There are several ways to propagate Begonias that are grown from tubers.
All are relatively easy, but will require the heat of a heated propagator, or at least a heated greenhouse - unless attempted indoors in the late spring or summer.
Starting tuberous begonias from seed is certainly an option, but will take time and expertise to bring the seedlings to flowering plant size.
A very successful way of propagating Begonias - and ensuring a true to type plant - is by stem cuttings.
Stem cutting of tuberous begonias are normally taken early in the year - and after the tuber has been forced into growth with gentle heat - much as is the requirement for starting tubers into growth for planting. The young growths are simply cut from the forced tuber and inserted into either single pots or by numbers into a seed tray or propagator. The cuttings will be no more than a couple of inches long at this stage, with barely a proper pair of leaves showing.
The cuttings should be slightly shaded, and not in direct sun. A sheet of milky which plastic will provide enough protection from directs sunshine. If you have such a bag, then the pots of cuttings can be placed inside and the bag tied closed to keep airtight.
Gentle bottom heat is the best growing conditions to get the stem cuttings to root. Once the cutting has rooted, then bring into open air in gentle stages to allow the cutting to acclimatise to the new conditions. Feed weekly with dilute liquid fertiliser to keep the rooted cutting growing well. this is particularly important, for the early start and good growing conditions are required in order for the new plant to produce a tuber - which is required for winter storage. Cuttings taken later in the year, will not produce a suitable tuber at the base, so are difficult to keep over winter.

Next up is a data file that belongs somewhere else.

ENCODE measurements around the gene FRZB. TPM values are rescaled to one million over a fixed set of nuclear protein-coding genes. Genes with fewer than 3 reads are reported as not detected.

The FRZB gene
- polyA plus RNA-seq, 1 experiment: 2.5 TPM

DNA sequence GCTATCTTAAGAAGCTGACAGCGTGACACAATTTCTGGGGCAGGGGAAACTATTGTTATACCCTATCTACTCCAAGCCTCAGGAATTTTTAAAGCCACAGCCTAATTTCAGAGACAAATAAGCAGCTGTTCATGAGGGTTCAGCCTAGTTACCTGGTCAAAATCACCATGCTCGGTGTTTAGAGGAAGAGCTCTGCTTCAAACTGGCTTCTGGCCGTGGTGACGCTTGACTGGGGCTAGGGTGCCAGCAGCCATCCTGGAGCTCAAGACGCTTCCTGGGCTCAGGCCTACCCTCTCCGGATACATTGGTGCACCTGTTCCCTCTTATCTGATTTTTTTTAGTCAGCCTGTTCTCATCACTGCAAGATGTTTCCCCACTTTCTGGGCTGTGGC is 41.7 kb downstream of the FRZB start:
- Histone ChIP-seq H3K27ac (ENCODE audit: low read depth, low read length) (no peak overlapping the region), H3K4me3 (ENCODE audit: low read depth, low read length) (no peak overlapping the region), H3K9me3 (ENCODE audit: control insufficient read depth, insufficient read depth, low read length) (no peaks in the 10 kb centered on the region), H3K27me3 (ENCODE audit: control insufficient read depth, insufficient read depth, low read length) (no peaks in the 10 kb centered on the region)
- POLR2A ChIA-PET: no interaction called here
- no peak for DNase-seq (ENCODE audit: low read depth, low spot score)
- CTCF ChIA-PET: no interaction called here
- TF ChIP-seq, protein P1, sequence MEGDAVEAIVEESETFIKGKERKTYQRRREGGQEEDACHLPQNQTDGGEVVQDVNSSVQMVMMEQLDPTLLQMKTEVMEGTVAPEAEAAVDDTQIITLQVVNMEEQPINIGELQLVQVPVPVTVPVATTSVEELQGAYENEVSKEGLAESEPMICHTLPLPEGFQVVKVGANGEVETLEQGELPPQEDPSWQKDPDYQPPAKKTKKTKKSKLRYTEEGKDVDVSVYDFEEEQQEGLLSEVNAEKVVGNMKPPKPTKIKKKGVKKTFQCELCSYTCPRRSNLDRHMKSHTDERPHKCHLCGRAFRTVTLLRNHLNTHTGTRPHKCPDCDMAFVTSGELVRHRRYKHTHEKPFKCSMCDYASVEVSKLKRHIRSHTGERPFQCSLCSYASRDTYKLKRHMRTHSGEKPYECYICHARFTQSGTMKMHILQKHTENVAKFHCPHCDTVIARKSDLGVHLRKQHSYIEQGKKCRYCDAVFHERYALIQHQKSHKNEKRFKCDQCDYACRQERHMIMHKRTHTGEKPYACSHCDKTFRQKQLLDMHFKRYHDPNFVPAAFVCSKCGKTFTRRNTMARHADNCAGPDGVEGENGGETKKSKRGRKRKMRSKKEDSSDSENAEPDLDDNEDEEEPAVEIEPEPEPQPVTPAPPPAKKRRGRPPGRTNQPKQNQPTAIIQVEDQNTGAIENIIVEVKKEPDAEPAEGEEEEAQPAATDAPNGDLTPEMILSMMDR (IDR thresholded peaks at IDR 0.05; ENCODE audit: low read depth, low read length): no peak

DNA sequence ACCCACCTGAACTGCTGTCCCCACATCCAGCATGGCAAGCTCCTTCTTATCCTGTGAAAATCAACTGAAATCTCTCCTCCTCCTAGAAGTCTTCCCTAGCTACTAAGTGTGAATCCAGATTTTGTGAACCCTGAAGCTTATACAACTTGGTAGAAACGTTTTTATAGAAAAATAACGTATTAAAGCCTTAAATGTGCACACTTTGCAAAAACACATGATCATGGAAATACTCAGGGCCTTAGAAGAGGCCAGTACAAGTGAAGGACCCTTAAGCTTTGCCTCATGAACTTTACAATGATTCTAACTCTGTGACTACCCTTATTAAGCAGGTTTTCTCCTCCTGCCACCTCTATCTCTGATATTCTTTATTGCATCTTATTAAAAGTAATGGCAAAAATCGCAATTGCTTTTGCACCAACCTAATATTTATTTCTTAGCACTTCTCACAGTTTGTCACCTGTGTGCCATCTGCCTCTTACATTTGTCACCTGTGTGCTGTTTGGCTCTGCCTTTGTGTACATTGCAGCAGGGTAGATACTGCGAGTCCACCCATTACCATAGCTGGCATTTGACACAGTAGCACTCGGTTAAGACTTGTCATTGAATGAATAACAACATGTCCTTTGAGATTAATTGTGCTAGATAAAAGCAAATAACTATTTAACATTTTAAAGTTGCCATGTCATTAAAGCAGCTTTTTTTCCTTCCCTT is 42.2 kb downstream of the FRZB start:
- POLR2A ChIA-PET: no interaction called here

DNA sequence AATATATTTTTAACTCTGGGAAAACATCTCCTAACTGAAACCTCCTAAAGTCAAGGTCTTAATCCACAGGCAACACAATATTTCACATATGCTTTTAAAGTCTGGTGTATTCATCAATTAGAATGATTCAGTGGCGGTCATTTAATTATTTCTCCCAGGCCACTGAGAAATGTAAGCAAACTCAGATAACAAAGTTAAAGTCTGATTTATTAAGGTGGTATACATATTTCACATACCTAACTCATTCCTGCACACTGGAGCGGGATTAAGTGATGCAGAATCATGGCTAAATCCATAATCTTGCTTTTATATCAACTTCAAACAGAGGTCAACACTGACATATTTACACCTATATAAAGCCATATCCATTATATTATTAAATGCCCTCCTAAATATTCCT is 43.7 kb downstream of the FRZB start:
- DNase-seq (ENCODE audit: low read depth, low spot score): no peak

The rooted begonia cuttings can be grown in the same as tubers in the normal way - either as young begonias in the garden, container or hanging basket.
Most tuberous Begonias can be grown from leaf cuttings in one of two ways.
Care is required at all stages to prevent rot, but cutting the tubers into sections can also be a method for producing new plants. This is not the best way to simply multiply your stock, but rather as a rescue attempt with partially rotted or diseased tubers.
With affected tubers, cut the 'good' part from the rotted section, dust with yellow sulphur powder to inhibit rotting, and allow to fully dry and heal. (This should be dome in the dormant period, though can also be carried out on tubers which have started into growth - but just!)
The good tuber sections can then be planted as per normal, ready for planting out into garden or container.
Seed is available for the Non-Stop type Begonias in particular. Sowing should take place in early spring in heated propagator or greenhouse. The kitchen window sill is rarely suitable for this type of seed.
Begonia seeds are very fine, and should be sown on the surface of the seed compost - not covered, though a light dressing of sifted vermiculite will help anchor the young seedlings down if applied after germination has started.
The seedlings will have to be kept growing well in heated conditions, fed and watered to ensure continued growth for a good early start. begonias started from seed sown too late in the season will rarely make good plants - or tubers - so may disappoint in the garden, and be difficult to store as dormant tubers through the winter.